The company also upgraded the insulation value of the roof to R-40 and used an ethylene propylene diene monomer (EPDM) rubber membrane.

“The ballasted EPDM roof system has a proven track record in our area,” says Ruitenberg. “Many such roofs that are more than 35 years old are still fully functional today.”

Solera windows and skylights were selected to maximize the use of daylighting, which is rare to non-existent in traditional warehouses. Where artificial lighting was still needed, LED lights were paired with motion sensors.

Sealing in heat

In the end, one of the keys to keeping tenant bills low was to split up the heating.

The central heating is in-floor along the perimeter of the building, supplied via six electronically commutated motor (ECM) air-to-water circulator pumps in single-bay zones and a peak-load/backup condensing natural gas boiler, providing a constant floor temperature of 17 C. There are controls in place to prevent in-floor heating from running in areas with open overhead doors, which helps save energy for all of the tenants.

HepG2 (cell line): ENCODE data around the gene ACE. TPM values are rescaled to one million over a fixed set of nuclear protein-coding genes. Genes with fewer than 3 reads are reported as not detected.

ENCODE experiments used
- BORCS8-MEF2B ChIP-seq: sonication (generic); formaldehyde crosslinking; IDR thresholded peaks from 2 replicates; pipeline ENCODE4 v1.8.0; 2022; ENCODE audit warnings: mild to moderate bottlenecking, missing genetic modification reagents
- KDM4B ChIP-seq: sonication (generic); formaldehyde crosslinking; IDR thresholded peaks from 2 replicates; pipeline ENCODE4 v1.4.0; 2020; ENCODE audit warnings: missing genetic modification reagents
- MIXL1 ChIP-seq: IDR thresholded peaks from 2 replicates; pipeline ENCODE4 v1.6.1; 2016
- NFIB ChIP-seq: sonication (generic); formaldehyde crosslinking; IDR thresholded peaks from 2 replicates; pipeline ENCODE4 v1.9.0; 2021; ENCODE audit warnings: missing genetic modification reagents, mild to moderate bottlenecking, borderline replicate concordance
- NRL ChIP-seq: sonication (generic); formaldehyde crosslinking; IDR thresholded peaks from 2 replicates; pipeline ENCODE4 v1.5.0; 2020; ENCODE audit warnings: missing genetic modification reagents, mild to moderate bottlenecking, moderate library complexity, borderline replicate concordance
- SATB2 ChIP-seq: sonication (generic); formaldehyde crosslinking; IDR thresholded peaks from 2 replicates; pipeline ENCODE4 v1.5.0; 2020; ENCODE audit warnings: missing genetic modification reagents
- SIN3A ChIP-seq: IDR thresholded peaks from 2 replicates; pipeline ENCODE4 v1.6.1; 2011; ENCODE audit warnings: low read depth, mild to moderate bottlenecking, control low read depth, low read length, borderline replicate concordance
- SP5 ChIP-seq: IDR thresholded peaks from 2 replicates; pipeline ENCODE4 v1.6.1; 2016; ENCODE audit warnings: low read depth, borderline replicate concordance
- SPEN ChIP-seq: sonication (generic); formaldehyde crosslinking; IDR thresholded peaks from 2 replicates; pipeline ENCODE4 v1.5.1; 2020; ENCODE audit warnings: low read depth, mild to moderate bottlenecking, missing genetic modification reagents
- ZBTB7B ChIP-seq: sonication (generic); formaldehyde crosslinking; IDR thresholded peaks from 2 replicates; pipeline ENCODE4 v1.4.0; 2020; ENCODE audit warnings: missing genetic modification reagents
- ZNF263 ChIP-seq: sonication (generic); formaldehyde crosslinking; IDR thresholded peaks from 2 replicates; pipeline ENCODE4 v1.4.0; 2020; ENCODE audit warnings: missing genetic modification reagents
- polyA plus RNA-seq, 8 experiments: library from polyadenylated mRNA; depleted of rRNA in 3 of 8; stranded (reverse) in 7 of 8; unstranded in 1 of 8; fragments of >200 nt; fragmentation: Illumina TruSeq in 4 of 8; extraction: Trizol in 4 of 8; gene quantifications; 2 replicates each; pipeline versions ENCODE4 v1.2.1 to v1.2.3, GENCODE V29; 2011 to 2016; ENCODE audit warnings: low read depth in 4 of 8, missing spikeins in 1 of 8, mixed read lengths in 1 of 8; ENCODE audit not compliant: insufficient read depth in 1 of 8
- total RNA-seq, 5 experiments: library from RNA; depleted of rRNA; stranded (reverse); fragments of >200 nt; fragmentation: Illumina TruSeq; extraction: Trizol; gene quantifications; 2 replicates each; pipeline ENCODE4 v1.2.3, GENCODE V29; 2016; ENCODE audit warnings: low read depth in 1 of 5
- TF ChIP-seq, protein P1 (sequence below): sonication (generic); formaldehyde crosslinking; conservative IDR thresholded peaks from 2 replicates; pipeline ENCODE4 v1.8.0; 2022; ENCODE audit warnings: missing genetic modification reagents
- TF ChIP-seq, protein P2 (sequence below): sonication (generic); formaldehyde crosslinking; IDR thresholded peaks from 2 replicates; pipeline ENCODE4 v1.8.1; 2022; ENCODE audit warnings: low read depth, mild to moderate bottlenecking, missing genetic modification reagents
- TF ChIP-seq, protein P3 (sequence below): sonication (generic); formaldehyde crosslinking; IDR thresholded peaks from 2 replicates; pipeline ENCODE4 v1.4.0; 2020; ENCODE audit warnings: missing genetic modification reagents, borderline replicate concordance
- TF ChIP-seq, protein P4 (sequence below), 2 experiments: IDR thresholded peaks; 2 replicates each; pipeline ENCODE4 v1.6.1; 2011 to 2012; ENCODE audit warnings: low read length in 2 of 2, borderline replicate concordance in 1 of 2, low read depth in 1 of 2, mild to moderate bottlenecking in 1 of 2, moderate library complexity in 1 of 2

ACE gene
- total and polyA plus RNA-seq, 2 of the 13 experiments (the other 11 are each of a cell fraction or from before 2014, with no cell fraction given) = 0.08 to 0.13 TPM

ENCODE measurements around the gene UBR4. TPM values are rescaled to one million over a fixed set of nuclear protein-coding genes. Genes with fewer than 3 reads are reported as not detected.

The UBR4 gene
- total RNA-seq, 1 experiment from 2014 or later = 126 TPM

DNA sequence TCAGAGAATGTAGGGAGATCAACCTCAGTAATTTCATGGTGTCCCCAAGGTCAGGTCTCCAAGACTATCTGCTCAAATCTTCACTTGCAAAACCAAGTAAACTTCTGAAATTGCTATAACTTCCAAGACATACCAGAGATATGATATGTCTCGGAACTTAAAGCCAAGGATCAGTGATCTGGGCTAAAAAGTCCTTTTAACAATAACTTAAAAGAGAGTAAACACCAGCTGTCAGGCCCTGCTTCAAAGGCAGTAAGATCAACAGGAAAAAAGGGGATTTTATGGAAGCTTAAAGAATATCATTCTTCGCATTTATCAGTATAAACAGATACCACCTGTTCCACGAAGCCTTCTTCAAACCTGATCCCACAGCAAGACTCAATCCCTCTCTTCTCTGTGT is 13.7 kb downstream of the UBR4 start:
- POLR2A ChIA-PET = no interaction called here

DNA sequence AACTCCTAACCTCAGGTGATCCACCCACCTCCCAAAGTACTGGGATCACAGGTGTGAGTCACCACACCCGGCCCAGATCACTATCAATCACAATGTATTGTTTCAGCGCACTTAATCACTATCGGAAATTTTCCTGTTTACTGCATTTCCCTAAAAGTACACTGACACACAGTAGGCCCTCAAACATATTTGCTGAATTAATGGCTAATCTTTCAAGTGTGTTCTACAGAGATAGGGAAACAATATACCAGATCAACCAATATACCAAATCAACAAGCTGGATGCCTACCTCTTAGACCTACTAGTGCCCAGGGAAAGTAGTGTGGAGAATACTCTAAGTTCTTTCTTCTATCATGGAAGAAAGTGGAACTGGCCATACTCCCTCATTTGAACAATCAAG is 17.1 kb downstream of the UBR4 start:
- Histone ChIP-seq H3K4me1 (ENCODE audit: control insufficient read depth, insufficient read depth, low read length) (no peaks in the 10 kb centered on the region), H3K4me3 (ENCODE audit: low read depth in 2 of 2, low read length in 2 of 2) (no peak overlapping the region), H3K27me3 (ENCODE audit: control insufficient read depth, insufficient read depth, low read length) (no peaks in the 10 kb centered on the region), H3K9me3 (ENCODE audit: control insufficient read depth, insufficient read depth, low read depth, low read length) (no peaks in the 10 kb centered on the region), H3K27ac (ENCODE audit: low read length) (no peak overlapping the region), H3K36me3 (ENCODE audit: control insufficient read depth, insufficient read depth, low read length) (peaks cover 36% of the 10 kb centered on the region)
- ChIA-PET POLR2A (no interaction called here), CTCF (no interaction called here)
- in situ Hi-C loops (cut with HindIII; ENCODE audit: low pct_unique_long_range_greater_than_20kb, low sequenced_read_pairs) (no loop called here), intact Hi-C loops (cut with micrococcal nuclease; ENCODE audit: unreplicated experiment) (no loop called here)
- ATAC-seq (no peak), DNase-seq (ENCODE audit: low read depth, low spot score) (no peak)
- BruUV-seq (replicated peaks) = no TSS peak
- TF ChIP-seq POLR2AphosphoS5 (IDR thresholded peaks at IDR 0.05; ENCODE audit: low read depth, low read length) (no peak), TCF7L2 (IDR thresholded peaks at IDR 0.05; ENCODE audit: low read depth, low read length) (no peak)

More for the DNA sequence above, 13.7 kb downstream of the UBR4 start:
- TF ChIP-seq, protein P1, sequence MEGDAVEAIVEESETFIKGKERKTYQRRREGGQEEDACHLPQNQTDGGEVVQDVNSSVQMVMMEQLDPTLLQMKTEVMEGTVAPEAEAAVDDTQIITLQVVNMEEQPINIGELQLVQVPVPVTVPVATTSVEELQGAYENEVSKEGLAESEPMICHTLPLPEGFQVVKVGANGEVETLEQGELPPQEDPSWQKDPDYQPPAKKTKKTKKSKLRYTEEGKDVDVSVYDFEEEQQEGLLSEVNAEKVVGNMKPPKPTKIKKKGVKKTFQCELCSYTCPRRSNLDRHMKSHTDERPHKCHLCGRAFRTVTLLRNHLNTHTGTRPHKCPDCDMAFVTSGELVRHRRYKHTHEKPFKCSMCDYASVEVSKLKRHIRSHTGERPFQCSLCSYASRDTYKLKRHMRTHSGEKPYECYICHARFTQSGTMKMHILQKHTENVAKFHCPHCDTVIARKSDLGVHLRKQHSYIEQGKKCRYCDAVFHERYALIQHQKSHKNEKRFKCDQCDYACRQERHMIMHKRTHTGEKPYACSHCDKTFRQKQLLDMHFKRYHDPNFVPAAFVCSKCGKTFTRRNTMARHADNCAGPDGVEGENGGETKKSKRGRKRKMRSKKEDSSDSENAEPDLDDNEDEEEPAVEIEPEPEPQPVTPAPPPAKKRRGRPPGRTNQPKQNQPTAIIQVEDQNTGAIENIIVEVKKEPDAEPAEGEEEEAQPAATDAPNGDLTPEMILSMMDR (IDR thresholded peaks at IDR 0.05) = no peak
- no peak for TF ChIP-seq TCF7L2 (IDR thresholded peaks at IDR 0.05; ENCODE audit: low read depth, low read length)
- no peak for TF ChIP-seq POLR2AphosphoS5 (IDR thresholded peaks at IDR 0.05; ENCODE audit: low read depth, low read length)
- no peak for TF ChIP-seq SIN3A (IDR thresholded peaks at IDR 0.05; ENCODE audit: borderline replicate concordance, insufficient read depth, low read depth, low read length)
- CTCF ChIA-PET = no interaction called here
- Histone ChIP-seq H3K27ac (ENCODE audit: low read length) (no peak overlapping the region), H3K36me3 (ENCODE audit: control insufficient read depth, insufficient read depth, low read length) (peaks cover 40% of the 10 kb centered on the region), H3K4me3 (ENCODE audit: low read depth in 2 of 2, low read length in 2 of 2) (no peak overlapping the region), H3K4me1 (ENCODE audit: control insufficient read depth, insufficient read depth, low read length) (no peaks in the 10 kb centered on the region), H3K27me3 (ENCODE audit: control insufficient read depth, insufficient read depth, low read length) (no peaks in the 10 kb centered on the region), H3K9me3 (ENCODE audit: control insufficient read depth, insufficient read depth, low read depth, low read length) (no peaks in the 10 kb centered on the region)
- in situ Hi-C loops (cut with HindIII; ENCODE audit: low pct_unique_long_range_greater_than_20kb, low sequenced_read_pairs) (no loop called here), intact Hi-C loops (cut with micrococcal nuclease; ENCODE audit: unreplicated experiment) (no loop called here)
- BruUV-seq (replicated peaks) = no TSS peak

Meanwhile, individually metered and billed heating is provided via overhead units. This is only activated when a particular area becomes too cold.

“So, if you want that $0 heating bill, you have to use the built-in features of the building, like automation, and keep your door closed as much as possible,” says Wall.

Another key for reducing heat loss was adding vertical storing dock levellers, which stand up inside the building when they are not in use, as opposed to standard dock levellers that remain extended to the exterior at all times.

“This eliminates a major thermal bridge and reduces a significant amount of air infiltration that are inherent with typical dock levellers,” says Ruitenberg.